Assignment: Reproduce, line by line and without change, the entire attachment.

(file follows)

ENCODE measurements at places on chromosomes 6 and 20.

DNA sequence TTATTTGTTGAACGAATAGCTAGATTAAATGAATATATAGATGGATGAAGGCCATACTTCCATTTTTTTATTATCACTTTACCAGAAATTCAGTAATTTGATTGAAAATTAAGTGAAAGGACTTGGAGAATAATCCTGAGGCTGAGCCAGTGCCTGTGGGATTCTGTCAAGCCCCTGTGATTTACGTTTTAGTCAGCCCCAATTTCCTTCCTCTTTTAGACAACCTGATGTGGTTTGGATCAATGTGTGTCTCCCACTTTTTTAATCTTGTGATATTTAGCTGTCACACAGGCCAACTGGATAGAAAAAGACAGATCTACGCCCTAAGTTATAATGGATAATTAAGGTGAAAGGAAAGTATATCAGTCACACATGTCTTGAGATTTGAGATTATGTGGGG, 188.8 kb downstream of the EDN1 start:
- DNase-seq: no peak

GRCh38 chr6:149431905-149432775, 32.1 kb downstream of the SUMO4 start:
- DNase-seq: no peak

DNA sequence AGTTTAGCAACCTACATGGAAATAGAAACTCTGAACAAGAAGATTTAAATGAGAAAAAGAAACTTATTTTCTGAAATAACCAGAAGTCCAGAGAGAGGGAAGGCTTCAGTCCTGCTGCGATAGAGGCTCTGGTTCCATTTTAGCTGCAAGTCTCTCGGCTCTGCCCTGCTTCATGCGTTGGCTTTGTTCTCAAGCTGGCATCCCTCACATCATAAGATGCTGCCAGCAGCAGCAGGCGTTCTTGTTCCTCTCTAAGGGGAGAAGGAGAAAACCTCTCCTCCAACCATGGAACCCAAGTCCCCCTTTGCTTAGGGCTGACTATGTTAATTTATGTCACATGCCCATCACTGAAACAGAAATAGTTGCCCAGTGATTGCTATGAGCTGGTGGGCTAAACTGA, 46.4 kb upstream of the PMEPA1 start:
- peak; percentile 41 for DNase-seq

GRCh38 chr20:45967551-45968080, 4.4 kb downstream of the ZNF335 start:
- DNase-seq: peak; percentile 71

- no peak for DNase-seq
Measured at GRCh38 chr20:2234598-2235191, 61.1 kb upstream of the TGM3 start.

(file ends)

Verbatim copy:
ENCODE measurements at places on chromosomes 6 and 20.

DNA sequence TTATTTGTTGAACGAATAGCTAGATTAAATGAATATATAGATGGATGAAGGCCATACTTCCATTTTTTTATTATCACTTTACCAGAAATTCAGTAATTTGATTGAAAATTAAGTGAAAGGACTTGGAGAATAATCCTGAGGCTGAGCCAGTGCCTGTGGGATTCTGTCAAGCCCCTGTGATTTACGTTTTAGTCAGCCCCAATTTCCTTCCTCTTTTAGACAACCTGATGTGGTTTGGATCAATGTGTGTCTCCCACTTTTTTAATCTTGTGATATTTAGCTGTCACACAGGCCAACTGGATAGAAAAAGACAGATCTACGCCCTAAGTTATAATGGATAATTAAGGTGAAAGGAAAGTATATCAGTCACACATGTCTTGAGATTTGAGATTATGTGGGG, 188.8 kb downstream of the EDN1 start:
- DNase-seq: no peak

GRCh38 chr6:149431905-149432775, 32.1 kb downstream of the SUMO4 start:
- DNase-seq: no peak

DNA sequence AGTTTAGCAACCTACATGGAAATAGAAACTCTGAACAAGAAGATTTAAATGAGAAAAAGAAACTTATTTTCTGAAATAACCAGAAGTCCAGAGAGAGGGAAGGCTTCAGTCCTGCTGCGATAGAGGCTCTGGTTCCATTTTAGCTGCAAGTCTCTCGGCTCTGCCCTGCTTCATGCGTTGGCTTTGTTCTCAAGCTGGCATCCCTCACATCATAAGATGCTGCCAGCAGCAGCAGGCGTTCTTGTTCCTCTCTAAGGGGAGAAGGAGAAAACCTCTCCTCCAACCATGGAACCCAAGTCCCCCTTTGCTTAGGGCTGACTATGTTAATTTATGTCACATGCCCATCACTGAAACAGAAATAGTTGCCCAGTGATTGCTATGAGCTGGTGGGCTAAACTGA, 46.4 kb upstream of the PMEPA1 start:
- peak; percentile 41 for DNase-seq

GRCh38 chr20:45967551-45968080, 4.4 kb downstream of the ZNF335 start:
- DNase-seq: peak; percentile 71

- no peak for DNase-seq
Measured at GRCh38 chr20:2234598-2235191, 61.1 kb upstream of the TGM3 start.